[NetBehaviour] Security at What Cost?

marc garrett marc.garrett at furtherfield.org
Tue Feb 26 00:15:47 CET 2008

Bruce Schneier: Security at What Cost?

National ID System Is Not Worth The $23 Billion Price Tag.

he argument was so obvious it hardly needed repeating: We would all be 
safer if we had a better ID card. A good, hard-to-forge national ID is a 
no-brainer (or so the argument goes), and it's ridiculous that a modern 
country such as the United States doesn't have one. One result of this 
line of thinking is the planned Real ID Act, which forces all states to 
conform to common and more stringent rules for issuing driver's licenses.

But security is always a tradeoff; it must be balanced with the cost. We 
all do this intuitively. Few of us walk around wearing bulletproof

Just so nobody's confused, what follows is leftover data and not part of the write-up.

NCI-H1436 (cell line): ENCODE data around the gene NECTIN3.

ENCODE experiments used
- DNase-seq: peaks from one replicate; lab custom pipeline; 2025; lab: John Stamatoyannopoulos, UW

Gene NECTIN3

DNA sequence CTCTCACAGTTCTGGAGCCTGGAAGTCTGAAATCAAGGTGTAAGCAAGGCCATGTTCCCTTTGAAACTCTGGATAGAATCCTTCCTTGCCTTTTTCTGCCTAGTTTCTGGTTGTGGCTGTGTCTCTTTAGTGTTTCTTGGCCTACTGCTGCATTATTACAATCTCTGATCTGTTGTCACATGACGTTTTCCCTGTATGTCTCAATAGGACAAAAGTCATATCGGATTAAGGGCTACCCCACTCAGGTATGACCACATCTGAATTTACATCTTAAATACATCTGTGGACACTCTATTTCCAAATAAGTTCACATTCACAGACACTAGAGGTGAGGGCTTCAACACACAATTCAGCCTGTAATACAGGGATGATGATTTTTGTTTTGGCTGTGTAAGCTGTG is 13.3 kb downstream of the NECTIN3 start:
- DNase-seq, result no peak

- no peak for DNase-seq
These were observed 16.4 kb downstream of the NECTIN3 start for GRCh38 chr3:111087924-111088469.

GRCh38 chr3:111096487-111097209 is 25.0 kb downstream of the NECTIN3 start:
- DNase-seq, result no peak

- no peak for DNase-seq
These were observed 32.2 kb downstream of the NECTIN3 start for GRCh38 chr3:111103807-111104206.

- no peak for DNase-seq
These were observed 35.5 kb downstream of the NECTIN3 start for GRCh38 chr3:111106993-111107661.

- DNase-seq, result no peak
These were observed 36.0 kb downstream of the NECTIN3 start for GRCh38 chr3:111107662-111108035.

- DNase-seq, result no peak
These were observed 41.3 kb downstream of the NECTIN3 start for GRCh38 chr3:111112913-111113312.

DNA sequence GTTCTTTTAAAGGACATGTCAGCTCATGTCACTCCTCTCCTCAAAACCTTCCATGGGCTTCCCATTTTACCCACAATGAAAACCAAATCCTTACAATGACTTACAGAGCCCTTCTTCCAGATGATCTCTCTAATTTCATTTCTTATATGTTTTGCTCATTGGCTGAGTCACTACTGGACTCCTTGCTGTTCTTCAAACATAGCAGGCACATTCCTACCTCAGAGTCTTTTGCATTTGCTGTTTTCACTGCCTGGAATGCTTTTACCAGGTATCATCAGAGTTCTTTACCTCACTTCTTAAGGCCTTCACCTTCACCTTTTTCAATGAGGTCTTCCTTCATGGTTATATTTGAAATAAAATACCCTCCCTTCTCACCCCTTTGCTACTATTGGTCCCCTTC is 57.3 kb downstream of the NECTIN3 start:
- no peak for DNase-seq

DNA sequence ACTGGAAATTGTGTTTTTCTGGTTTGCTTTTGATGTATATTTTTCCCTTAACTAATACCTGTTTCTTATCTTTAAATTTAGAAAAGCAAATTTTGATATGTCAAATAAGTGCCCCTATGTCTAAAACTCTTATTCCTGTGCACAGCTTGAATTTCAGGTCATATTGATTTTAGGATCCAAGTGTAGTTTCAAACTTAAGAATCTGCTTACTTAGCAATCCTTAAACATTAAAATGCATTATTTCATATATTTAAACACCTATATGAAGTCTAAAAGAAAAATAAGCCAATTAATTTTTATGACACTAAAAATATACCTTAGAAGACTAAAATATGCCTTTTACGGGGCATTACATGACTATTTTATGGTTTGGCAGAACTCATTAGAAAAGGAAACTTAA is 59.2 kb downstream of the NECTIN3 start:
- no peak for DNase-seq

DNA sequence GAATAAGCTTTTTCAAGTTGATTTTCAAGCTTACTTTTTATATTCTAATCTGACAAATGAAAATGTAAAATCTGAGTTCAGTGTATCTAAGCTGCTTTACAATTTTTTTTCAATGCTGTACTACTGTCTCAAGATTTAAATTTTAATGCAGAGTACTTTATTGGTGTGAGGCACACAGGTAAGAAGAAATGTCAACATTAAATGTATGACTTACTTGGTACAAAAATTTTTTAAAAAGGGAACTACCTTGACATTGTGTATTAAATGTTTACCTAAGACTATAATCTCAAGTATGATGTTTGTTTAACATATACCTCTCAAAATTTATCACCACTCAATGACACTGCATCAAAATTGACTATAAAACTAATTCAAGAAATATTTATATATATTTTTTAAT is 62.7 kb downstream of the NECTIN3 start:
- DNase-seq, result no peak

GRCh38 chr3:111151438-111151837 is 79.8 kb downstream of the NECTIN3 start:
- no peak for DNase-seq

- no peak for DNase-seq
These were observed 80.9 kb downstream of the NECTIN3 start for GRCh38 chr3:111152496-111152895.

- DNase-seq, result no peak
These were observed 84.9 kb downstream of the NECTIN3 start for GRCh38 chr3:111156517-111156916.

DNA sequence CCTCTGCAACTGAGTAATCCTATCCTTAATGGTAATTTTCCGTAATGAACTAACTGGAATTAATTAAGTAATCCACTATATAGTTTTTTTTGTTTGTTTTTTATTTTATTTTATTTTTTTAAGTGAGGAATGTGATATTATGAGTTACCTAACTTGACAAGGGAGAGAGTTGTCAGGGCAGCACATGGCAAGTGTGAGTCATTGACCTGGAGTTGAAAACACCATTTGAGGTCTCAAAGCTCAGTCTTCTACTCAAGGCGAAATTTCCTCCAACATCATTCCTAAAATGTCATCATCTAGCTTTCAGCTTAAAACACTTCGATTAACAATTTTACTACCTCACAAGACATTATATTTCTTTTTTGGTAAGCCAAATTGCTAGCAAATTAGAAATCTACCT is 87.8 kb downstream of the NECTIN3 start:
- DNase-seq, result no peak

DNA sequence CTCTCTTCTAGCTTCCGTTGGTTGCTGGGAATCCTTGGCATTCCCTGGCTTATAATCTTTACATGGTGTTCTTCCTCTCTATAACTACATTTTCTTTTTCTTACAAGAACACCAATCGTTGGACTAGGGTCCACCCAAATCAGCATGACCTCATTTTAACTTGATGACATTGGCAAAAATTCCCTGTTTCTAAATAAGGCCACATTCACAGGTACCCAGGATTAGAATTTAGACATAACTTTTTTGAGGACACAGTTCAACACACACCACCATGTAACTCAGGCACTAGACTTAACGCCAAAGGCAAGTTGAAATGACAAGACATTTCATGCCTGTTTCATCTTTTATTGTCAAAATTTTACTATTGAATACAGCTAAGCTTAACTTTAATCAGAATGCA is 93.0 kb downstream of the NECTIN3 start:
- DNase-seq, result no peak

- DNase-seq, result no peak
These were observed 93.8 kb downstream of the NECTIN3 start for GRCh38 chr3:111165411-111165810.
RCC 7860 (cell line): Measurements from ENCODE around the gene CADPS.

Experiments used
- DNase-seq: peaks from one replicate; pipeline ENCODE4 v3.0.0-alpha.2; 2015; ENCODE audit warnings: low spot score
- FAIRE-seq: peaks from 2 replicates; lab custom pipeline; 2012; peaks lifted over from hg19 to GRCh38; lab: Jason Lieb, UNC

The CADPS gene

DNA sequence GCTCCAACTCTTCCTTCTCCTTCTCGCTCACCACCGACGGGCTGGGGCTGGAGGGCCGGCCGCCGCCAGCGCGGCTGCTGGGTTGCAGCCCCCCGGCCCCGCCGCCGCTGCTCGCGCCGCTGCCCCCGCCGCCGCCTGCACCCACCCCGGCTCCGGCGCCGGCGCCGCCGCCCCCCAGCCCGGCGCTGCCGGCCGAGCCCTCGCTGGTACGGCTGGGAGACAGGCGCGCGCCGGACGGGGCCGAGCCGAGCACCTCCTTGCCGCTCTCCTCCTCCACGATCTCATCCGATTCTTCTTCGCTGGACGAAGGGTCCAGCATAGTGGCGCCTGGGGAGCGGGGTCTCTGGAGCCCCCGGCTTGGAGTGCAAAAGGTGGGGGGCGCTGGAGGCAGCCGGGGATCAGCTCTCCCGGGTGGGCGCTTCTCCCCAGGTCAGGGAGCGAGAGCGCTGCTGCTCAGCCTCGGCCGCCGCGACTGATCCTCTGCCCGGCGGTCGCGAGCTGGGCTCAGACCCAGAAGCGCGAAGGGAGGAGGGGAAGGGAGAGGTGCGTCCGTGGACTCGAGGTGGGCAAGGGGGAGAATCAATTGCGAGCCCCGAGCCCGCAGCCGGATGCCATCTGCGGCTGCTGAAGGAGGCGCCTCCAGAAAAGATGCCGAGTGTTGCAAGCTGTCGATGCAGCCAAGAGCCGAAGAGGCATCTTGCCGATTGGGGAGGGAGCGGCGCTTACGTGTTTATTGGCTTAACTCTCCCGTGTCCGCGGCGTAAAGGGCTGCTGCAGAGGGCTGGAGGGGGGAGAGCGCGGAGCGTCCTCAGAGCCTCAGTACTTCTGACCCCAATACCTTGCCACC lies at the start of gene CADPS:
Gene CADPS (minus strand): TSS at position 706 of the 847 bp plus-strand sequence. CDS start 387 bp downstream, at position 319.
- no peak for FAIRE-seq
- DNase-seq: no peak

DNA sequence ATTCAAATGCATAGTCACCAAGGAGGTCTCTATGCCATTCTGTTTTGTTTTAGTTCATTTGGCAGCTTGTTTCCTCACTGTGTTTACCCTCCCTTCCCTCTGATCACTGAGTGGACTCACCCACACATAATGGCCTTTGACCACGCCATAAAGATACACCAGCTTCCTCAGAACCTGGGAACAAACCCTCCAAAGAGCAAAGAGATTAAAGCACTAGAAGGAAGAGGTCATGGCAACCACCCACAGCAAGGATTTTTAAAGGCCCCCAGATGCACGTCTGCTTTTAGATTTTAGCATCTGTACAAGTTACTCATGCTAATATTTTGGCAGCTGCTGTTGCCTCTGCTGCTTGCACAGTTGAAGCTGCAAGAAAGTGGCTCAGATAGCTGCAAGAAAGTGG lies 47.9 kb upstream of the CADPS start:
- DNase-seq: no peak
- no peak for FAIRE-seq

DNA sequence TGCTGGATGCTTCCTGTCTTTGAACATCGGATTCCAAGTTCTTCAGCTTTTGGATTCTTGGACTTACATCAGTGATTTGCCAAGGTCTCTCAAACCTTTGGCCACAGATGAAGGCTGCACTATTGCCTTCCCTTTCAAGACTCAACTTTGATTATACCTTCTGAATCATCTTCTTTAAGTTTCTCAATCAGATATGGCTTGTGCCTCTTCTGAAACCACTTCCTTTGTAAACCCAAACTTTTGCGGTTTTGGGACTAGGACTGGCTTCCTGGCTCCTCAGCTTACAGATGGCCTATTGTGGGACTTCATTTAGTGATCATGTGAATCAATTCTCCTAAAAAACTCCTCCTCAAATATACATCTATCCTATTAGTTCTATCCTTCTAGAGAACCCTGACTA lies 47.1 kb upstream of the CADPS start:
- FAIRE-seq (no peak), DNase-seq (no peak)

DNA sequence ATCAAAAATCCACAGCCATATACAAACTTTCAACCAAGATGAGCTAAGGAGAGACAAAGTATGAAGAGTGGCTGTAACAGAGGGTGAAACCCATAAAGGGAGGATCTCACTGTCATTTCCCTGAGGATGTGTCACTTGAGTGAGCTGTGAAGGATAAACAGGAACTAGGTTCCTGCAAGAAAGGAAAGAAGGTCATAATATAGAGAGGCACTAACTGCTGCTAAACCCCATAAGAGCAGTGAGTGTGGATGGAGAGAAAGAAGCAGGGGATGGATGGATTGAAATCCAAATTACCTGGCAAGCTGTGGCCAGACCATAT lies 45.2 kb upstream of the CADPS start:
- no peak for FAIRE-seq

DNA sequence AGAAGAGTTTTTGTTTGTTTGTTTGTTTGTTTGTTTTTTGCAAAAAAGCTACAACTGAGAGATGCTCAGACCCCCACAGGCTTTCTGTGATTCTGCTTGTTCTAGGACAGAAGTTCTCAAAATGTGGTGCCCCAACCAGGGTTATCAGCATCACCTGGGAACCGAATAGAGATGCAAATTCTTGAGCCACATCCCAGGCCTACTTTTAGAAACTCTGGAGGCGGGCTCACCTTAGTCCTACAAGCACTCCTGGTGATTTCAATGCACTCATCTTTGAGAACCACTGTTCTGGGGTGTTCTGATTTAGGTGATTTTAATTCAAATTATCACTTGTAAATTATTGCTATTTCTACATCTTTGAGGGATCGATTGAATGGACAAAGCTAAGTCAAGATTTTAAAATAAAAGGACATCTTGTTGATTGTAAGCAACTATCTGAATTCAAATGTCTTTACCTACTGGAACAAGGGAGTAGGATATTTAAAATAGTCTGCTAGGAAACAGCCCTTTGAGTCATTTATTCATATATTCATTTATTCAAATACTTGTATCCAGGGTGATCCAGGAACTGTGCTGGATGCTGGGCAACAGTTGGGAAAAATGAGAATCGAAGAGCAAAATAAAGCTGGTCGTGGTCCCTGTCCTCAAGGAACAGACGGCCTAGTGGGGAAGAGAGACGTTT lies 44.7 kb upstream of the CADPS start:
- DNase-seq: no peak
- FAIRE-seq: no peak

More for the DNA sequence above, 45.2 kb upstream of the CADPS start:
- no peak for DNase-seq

vests. It's not because they're ineffective, it's because for most of 
us, the tradeoff isn't worth it. It's not worth the cost, the 
inconvenience, or the loss of fashion sense.

According to the Department of Homeland Security's own estimates, Real 
ID will cost Americans around $23 billion. So is this a good tradeoff 
for us -- are the security benefits worth the price tag?

When most people think of ID cards, they think of a small plastic card 
with their name and photograph. This isn't wrong, but it's only a small 
piece of any ID program. What starts out as a seemingly simple security 
device -- a card that binds a photograph with a name -- rapidly becomes 
a complex security system.


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